Published on -4/7/2013, 7:15 AM
As a physician who has spent years providing intervention and treatment for addictions, I'm concerned about unaddressed issues with SB 149, quite apart from civil rights implications of selectively drug-testing a primarily low-income population, while others whose behavior directly affects the public good (e.g. members of Congress) are exempted.
Drug-testing is expensive -- both the lab tests per se, and the procedural requirements for collecting and transporting specimens for testing. How much is the state willing to spend on that?
Will a positive test lead to determining whether the violator is actually addicted and in need of treatment, or just an occasional recreational user for whom formal treatment would be a waste of our resources and his/her time? If the determination places the violator in the latter category, will the treatment requirement be waived, along with further testing?
What constitutes a "reasonable suspicion" of drug use? Unkempt appearance? Poor grammar?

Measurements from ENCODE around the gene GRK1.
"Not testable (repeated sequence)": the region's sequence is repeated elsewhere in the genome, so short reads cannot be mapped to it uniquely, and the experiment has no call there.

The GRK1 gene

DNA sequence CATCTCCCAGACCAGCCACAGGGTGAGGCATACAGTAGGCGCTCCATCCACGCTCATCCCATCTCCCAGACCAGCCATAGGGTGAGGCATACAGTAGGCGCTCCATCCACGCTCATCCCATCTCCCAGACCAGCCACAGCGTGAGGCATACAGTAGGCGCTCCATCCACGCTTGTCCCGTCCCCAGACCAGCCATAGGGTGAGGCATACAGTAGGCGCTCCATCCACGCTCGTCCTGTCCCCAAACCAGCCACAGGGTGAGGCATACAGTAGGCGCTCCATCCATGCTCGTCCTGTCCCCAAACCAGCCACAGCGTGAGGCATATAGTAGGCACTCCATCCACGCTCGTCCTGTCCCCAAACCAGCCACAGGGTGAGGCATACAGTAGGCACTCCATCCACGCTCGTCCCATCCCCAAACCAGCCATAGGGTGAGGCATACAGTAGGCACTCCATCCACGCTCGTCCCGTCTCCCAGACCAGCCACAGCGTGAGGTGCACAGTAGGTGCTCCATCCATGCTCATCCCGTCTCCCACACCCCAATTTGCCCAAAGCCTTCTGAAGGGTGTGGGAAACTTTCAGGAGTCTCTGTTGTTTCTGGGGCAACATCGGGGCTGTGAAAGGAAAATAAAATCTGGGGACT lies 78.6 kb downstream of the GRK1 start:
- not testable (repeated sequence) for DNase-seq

Drug addiction is best viewed as a chronic disease, requiring long-term treatment, and usually involving multiple relapses before finally succeeding (if at all). Currently our ability to provide meaningful treatment to known victims of addiction is inadequate -- not enough facilities, not enough staff, not enough funding. How much is the state willing to spend on the infrastructure needed to make compliance with this law possible on an even larger scale? How many relapses will be permitted before simply denying "addicts" further participation?
Since the proffered reason for the law is to get low-income people into jobs programs, why limit such re-education opportunities to poor drug-users? I suspect this law was not motivated by arch-conservatives' abiding concern for the wellbeing of people on the dole, but rather by the annoyance we all experience when we envision taxpayers' dollars diverted to drug dealers, although I've never seen a decent estimate of the amount of public funds actually spent on drugs.
We should be sure the drug testing includes nicotine and alcohol. Tobacco costs the state far more than illegal drugs do, as reflected in prevalence of use, money diverted by tax-supported consumers, and enormous health care costs attributable directly to tobacco-induced pathology.
SB 149 appears very much like cynical grandstanding by well-off people who want to prove, as if it were necessary, they're not "soft on drugs."
It's unfair, degrading to people who already face social opprobrium because of their poverty, and expensive in the extreme if implemented uniformly.
Jon Hauxwell, MD